Are you planning to visit Tromso in winter? Well, as is the case for summer, Tromso is best explored away from the city and out in the nature.
Now understandably, the snow and ice might scare you away from going for a walk or hike but with proper clothing and equipment that you can read all about here, you can very easily explore the most scenic spots in and around Tromso!
Of course, I wouldn't recommend you to hike up a mountain in a metre of snow when you don't have any mountain experience. The danger of avalanches is real and shouldn't be underestimated.
I myself have no experience of mountain hiking in winter but I do know a lot of scenic spots in Tromso that make for a gorgeous stroll, respectively hike, no matter the snow conditions. Or rather, I'd even go so far as to say that these places are even more special when there actually is snow around.
Are you ready?
I already featured Prestvannet in my hiking guide to Tromso in summer but Prestvannet is definitely one of those places that's even more gorgeous in winter!
Prestvannet is a lake on top of Tromso Island which gets completely frozen and covered with snow in winter so rather than just taking a stroll around the lake, you can wander all across the lake during the winter months!
The valley Tromsdalen on the mainland is a gorgeous area for a hike.
Surrounded by Mt. Storsteinen (where the cable car Fjellheisen is situated) and Mt. Tromsdalstinden (the highest mountain in Tromso), Tromsdalen valley offers scenic views on the mountains and even the city of Tromso itself.
You can find several hiking/skiing trails in the valley for a tour that can last between one hour to a full day. If you need a break, there's a Sami tent (lavvu) nearby that's free for you to use to light a bonfire and have a barbecue.
And if you can't get enough of the Norwegian wilderness, you can even book a cabin at Tromso Camping for your stay, which is situated right next to the hiking trails of Tromsdalen!
3.) Lysløypa/Ski Jumping Tower
My favourite hiking trail on Tromso Island is the ski trail called Lysløypa ("the illuminated trail" cause it's lit in winter).
The trail crosses the entire island so if you want, you can go from the southern to the northern tip of Tromso which is a distance of 11 kilometres. On the way, you'll pass the ski jumping tower close to the university which offers you a free and spectacular view of the entire area from above.
If cable cars aren't your thing or if you think that the price of it is a bit steep (which is totally understandable!), then the ski jumping tower is a great alternative.
You don't have to walk the entire length of the trail to reach it though. You could simply take a bus to the university and start your hike from there. If you're lucky, you might even spot a reindeer or two that are being held close to the trail for research purposes.
Caution though: Watch where you're going as you share the trail with skiiers who don't like it if you walk on their tracks!
4.) The Power Line
The trail underneath the power lines on the southern end of the mainland is one of the lesser known trails for tourists. I live in the area and this is one of my go-to spots for taking my Instagram pictures.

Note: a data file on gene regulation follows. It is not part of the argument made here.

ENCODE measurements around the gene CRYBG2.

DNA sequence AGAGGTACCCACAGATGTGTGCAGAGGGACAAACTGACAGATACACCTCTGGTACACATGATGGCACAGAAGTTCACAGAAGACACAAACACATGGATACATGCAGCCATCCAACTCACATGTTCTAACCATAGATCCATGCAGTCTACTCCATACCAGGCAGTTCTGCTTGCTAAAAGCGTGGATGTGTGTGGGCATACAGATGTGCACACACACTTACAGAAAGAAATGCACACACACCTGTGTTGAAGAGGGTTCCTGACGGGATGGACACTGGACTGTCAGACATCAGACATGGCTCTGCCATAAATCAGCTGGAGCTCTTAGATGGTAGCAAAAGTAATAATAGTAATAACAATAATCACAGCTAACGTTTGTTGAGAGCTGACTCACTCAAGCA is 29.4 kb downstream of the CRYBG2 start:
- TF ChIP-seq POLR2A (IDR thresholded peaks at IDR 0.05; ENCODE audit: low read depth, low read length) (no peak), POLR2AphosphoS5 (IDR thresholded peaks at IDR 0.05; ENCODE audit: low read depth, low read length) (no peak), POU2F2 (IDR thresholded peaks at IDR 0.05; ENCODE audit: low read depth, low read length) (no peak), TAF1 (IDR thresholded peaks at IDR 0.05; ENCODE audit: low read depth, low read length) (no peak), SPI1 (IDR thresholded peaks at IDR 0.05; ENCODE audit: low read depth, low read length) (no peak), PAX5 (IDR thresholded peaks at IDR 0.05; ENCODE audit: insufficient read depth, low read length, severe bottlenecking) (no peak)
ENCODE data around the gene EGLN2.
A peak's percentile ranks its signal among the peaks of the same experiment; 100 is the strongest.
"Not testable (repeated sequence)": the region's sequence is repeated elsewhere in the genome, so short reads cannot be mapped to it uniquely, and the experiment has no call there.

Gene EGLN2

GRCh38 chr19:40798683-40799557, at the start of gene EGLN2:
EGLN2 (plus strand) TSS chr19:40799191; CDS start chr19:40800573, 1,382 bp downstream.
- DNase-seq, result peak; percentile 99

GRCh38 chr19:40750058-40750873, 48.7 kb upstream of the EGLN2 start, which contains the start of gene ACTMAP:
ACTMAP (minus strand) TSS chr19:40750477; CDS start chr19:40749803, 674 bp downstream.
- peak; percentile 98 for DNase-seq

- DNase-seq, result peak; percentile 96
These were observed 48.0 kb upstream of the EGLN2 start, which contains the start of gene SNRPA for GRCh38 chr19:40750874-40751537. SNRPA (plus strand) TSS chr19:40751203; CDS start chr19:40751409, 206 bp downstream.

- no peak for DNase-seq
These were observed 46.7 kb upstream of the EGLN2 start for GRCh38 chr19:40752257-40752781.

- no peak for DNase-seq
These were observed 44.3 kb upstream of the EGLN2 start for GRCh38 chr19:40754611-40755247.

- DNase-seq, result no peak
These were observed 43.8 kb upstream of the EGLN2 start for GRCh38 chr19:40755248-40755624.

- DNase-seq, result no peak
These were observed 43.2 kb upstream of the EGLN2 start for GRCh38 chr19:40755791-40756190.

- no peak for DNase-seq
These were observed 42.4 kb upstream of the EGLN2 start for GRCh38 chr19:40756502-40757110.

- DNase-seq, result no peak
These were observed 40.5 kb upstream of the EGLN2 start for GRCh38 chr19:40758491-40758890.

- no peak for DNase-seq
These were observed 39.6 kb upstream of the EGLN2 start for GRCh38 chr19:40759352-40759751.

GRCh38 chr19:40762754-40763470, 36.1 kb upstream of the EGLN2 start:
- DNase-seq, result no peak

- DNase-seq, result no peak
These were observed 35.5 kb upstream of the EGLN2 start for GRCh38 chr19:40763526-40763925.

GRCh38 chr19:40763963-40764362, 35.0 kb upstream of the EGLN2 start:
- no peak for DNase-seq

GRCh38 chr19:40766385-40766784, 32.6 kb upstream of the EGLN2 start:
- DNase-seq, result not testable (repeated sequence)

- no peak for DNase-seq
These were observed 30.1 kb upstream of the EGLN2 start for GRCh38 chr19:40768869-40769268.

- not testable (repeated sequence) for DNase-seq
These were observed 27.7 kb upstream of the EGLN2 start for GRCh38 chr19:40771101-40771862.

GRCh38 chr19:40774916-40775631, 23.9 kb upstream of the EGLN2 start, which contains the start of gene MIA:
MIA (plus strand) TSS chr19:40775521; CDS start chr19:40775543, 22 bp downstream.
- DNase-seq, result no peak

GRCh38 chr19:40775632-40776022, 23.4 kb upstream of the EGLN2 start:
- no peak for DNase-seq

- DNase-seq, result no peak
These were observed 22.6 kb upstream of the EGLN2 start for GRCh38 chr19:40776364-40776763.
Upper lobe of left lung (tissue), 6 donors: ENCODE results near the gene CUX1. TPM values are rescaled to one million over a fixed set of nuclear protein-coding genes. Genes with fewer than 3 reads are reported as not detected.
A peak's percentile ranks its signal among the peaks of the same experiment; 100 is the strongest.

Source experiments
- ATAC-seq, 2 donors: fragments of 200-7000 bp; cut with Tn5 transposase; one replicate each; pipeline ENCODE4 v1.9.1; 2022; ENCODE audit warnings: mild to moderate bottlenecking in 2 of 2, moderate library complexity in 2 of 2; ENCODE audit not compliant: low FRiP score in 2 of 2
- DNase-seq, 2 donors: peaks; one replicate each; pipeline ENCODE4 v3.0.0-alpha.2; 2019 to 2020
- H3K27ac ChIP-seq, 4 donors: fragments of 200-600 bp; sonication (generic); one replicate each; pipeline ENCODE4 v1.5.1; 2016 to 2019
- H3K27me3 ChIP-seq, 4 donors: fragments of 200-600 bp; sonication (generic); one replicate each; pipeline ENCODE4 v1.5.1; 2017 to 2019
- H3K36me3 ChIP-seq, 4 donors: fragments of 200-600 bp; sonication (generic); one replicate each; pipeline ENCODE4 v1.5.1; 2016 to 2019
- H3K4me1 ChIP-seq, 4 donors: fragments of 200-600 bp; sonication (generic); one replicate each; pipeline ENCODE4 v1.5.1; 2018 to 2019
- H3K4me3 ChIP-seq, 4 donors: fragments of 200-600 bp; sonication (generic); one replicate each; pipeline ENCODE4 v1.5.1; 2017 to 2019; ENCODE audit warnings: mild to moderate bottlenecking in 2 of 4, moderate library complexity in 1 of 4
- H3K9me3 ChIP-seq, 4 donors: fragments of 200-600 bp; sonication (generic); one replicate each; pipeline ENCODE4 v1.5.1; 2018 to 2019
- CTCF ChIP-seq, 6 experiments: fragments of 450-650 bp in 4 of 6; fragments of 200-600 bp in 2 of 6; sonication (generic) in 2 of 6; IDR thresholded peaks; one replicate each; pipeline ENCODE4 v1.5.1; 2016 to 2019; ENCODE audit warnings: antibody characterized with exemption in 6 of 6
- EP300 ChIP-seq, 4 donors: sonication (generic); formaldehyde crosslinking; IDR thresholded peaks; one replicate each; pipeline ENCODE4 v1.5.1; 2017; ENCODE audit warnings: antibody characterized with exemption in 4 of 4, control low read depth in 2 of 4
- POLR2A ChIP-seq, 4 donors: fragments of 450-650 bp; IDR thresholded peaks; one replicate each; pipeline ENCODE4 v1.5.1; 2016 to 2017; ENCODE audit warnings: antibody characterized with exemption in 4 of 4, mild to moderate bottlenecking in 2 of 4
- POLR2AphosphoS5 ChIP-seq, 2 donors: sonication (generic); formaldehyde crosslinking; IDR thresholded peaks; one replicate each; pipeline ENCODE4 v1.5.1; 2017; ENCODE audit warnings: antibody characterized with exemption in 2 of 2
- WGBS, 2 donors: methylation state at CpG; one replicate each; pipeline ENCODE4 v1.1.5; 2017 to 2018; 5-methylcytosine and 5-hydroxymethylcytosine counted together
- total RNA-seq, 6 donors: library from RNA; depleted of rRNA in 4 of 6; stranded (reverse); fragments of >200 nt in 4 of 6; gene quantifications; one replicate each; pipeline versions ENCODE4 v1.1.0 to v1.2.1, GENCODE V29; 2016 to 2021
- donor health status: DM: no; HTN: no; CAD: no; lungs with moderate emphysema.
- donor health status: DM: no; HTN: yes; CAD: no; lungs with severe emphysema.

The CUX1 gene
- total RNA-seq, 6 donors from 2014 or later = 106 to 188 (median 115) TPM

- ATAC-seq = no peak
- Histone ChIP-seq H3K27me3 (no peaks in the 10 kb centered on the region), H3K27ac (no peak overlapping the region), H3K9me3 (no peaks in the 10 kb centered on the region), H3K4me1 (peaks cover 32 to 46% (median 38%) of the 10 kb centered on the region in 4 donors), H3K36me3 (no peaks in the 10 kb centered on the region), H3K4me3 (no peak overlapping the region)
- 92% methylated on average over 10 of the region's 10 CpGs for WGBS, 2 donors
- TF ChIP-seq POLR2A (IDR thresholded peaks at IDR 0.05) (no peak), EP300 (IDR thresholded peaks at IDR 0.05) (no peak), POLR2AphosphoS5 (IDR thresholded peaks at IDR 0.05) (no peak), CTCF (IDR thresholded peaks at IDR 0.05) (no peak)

The trail runs from the cable car station all the way to Solligården (aka the very end of the city border). It's a bit tricky to reach if you're unfamiliar with the neighbourhood though, hence why it's more popular with locals.
Simon and I had to figure it out ourselves when we moved to the mainland last year and climbed up very steep trails without knowing of less steep ones at first. Good that you have me to share my secrets with you, right?
The easiest way to reach the trail would be either to start at Fjellheisen cable car station or at Reinen school. There's parking/bus connections at both places and all you have to do is walk uphill a bit until you can find the trail to your right.
Kaldfjord is a little village on the island Kvaløya (the whale island) and it's a great spot to maybe spot the whales in winter if you don't want to pay for a whale safari.
Admittedly, don't get your hopes up. Simon and I went to Kaldfjord last winter after being told that the whales could be seen from the beach. We spend a whole afternoon there but didn't see anything.
However the views from Kaldfjord are absolutely gorgeous!
Mandelasletta is one of my favourite places in my neighbourhood, in summer as well as in winter. There's a little trail at the waterfront which makes for a nice Sunday stroll.
The views onto Tromso Island and the bridge are stunning and even though you might find yourself sitting at the waterfront and enjoying the scenery more than you'd actually be walking, I just had to include the place in this list!
7.) Storelva, Kvaløya
Kvaløya has many fantastic hiking trails but not all of them can be reached by public transport and not all of them are suitable if you're new to hiking in snow.
There are however hiking/skiing trails and you can reach them very easily from the ski stadium. The area is absolutely gorgeous and a real winter wonderland with views towards the surrounding mountains and also towards the fjord.
I was lucky enough to experience an absolutely spectacular sunrise there right after polar night ended so believe me when I say that Kvaløya is a really special place to be during winter!
I hope this post gives you a bit of guidance as to where you can experience Arctic landscapes and stunning views in Tromso without going for a guided tour or having to rent a car. I mean, travelling up here is expensive already so I know you appreciate learning more about all the free things to do in Tromso.
If you're interested in reading more, have a look at more Tromso posts below and download the full guide to hiking in Tromso in winter with detailed info on locations and transportation here.
Do you enjoy going for a hike in wintertime?
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